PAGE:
On June 5, 2018, the SEC’s Division of Investment Management supplemented its Staff Responses to Questions About the Custody Rule to respond to a significant ambiguity in its prior custody guidance for investment advisers to separately managed accounts (each an “SMA”). Specifically, in its response to new Question II.11 (the “Response”), the SEC staff clarified that, when an adviser does not have a copy of a client’s custody agreement and does not know, or have reason to know, whether the agreement would give the adviser inadvertent custody, the Division would not recommend enforcement under Rule 206(4)-2 of the Advisers Act (the “Custody Rule”), provided the adviser did not recommend, request or require a client engage the client’s custodian.

The source of the ambiguity in the SEC staff’s prior guidance, as well as how the Response eliminates virtually all of that ambiguity, are described below.

The Response does not address the questions raised in the SEC staff’s prior guidance concerning whether all investments must settle on a “delivery versus payment” (“DVP”) basis in order to rely on the “authorized trading” exemption from the Custody Rule (the “AT Exemption”). This remaining problem is also described below.

Background

In February 2017, the SEC’s Division of Investment Management published a three-page Guidance Update, Inadvertent Custody: Advisory Contract Versus Custodial Contract Authority (the “Guidance”). The purpose of the Guidance was to caution registered investment advisers that, for purposes of the Custody Rule, an adviser may be deemed to have custody of a client’s funds or securities when a custody agreement between a client and a custodian grants an adviser greater access to the client’s funds or securities than the adviser’s agreement with the client. The Guidance called this situation “inadvertent custody” and noted that inadvertent custody subjects an adviser to the Custody Rule’s surprise examination requirements. Inadvertent custody is most likely to arise with respect to an SMA because the custodian of an SMA is typically hired by the client.1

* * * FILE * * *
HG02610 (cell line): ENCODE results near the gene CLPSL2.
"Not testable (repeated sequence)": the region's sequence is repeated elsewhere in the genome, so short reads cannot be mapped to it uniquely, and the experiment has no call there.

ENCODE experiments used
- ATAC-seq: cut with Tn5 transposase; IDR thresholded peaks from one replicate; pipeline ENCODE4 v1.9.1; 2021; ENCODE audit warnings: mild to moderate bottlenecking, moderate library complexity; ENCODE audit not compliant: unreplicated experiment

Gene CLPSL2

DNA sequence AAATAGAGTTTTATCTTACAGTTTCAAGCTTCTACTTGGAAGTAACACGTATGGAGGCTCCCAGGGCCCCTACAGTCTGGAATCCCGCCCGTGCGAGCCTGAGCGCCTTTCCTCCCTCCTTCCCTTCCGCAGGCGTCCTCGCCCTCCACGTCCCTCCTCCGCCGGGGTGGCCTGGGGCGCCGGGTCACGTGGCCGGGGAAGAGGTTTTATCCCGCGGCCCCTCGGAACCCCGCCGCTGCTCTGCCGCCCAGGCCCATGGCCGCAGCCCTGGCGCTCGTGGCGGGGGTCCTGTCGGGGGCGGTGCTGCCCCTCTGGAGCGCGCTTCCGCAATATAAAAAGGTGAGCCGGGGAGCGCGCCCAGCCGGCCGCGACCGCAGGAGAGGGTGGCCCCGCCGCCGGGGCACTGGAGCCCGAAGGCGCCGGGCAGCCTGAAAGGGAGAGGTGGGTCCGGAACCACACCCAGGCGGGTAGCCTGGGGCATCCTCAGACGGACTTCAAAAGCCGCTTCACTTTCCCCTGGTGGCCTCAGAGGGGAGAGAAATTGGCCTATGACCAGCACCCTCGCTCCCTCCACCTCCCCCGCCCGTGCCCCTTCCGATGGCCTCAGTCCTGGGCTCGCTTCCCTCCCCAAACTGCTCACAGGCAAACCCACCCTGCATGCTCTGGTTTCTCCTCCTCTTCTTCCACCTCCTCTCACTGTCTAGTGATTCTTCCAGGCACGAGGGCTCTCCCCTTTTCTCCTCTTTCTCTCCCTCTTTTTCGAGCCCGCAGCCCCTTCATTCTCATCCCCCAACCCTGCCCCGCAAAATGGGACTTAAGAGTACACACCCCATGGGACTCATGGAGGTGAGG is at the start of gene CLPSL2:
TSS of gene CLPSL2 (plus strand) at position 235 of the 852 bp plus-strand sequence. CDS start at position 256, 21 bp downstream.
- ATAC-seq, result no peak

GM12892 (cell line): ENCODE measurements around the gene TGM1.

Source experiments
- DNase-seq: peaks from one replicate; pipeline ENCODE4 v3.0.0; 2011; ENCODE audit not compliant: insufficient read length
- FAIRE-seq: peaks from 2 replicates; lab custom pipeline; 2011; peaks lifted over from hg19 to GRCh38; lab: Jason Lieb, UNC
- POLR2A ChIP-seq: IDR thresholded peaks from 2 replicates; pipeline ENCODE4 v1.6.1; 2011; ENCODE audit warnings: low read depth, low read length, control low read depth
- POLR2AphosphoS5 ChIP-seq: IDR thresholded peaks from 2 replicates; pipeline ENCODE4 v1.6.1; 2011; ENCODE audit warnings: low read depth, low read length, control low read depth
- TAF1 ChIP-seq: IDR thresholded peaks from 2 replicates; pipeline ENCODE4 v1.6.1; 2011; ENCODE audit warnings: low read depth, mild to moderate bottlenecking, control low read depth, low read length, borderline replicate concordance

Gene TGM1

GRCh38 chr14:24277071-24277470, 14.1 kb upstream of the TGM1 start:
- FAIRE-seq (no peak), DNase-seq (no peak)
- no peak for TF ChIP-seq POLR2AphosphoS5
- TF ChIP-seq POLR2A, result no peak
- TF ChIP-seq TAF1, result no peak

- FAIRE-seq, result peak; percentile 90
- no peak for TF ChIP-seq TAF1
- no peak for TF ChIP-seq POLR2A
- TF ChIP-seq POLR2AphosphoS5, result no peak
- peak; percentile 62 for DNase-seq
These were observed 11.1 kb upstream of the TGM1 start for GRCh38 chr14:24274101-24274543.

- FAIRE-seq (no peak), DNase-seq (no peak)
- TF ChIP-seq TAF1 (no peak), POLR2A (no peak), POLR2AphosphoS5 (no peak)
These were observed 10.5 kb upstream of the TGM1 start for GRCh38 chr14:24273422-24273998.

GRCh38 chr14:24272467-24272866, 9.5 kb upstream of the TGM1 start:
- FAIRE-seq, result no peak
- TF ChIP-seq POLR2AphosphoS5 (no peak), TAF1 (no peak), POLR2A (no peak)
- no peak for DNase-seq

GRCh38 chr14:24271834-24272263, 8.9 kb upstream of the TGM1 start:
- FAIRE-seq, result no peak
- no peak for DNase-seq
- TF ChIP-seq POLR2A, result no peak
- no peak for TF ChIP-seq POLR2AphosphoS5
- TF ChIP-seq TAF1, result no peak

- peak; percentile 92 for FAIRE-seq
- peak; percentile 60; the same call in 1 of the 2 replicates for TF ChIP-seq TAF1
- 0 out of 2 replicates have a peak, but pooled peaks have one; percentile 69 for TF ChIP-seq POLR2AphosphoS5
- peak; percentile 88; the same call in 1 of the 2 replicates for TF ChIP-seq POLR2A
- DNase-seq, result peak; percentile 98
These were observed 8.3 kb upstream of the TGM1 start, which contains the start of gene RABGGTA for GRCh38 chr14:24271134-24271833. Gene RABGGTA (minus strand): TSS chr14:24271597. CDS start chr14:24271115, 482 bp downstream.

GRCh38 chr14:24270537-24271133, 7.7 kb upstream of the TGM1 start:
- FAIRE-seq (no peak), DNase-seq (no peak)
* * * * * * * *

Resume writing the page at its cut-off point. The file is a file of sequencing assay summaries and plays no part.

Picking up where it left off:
The Guidance stated that the SEC staff had observed instances of inadvertent custody when the terms of a custody agreement between a client and custodian could be interpreted as permitting the client’s adviser to instruct the custodian to transfer funds or securities. The Guidance also stated that an adviser may have custody if the provisions in a custody agreement conflict with provisions in a related advisory agreement regarding the scope of an adviser’s authority to transfer client funds or securities upon instruction to the custodian.